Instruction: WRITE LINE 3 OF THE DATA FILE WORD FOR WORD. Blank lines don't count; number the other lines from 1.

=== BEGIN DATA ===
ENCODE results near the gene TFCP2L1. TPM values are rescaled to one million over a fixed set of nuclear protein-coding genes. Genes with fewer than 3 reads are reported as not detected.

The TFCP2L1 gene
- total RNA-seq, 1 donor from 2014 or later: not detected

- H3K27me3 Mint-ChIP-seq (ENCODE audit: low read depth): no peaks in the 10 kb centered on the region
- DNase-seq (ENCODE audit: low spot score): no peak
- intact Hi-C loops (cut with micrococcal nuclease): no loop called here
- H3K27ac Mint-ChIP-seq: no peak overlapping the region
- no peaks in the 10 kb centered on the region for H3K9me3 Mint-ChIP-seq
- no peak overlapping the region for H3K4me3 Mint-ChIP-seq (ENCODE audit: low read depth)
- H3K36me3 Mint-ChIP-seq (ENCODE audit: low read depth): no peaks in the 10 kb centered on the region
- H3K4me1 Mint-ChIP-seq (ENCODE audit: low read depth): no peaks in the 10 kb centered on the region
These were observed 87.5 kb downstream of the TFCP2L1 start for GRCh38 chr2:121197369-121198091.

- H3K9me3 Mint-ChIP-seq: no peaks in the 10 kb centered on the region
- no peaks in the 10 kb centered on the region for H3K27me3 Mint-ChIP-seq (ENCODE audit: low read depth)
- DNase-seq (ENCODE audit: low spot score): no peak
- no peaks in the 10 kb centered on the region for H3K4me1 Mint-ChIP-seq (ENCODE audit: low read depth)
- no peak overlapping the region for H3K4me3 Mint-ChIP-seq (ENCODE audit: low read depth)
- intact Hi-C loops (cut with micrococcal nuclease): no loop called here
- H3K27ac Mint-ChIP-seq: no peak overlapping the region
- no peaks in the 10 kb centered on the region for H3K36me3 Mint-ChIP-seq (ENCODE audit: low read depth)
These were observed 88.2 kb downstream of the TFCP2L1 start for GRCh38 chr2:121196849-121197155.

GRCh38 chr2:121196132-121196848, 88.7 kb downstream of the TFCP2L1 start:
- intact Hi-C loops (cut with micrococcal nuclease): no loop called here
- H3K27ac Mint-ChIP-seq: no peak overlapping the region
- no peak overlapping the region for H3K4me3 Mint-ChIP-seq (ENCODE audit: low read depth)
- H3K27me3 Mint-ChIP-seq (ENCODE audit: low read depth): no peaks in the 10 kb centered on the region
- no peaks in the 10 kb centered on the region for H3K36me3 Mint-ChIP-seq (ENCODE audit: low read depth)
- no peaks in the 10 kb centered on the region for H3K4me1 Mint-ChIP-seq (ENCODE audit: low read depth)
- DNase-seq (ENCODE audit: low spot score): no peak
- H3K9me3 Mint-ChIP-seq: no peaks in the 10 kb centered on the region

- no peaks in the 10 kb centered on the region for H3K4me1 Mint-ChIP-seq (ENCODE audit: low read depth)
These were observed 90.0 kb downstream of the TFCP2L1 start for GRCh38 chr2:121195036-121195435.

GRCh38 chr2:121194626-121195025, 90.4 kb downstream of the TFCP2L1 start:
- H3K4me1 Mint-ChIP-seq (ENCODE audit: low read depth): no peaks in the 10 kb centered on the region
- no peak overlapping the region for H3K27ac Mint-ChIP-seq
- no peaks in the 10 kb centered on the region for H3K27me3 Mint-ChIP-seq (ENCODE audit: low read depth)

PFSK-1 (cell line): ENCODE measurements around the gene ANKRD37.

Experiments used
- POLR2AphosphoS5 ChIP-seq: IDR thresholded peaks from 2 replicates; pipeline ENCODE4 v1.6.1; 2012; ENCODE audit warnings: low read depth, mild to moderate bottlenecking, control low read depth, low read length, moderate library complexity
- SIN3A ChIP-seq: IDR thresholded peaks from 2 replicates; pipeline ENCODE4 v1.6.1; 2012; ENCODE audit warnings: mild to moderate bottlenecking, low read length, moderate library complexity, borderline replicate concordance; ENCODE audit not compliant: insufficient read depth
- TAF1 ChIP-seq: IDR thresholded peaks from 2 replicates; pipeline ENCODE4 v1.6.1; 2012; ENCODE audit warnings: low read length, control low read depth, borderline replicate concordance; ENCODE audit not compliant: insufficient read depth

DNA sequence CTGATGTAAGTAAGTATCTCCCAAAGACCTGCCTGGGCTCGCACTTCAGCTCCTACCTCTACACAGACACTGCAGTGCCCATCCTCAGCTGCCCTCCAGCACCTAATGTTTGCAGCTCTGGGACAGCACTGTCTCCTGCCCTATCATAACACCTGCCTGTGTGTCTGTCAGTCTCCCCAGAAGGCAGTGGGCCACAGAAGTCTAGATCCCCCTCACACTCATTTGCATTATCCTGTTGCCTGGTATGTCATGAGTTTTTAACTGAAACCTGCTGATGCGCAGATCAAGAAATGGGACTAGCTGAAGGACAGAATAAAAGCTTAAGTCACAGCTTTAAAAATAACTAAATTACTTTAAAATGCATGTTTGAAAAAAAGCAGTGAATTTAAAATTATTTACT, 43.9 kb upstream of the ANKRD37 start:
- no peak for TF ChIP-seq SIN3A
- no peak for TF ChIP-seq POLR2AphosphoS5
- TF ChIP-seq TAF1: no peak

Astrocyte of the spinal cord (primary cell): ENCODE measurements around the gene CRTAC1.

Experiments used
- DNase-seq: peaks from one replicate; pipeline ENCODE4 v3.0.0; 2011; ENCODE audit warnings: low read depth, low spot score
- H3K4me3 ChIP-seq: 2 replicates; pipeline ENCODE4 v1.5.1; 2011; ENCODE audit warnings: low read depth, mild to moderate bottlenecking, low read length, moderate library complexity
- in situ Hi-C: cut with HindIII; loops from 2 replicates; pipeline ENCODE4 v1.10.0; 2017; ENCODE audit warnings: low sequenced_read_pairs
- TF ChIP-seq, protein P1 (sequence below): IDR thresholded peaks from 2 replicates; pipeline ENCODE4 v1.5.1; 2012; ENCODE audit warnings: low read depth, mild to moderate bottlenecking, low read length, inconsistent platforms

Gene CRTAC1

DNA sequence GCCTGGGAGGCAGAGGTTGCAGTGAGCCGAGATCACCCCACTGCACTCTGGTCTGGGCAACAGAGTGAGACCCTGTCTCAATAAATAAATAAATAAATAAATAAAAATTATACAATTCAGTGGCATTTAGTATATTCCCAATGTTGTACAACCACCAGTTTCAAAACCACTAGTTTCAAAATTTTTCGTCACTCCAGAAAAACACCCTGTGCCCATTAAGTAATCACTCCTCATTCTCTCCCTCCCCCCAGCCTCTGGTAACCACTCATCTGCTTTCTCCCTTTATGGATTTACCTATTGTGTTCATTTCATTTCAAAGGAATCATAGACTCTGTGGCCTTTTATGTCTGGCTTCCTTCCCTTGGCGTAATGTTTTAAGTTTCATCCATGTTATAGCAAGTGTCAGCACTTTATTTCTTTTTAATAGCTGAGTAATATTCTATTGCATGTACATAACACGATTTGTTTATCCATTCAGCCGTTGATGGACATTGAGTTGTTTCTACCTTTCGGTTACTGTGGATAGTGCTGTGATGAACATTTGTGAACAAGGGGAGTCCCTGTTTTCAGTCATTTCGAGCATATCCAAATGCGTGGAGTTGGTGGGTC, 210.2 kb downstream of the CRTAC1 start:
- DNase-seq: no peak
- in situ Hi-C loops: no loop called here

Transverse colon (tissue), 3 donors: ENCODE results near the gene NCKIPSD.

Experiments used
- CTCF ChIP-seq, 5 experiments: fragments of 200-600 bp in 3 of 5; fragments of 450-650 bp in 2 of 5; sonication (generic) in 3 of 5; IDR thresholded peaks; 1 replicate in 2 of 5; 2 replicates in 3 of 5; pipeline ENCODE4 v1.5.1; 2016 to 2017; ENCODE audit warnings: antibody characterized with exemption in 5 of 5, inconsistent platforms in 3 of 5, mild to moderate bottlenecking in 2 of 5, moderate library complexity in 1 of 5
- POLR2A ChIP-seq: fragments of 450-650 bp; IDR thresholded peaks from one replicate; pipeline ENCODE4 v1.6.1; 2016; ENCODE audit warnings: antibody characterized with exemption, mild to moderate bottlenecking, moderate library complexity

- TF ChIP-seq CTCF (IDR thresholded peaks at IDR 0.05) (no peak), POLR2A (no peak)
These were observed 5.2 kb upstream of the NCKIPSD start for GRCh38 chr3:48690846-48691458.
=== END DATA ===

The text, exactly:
- total RNA-seq, 1 donor from 2014 or later: not detected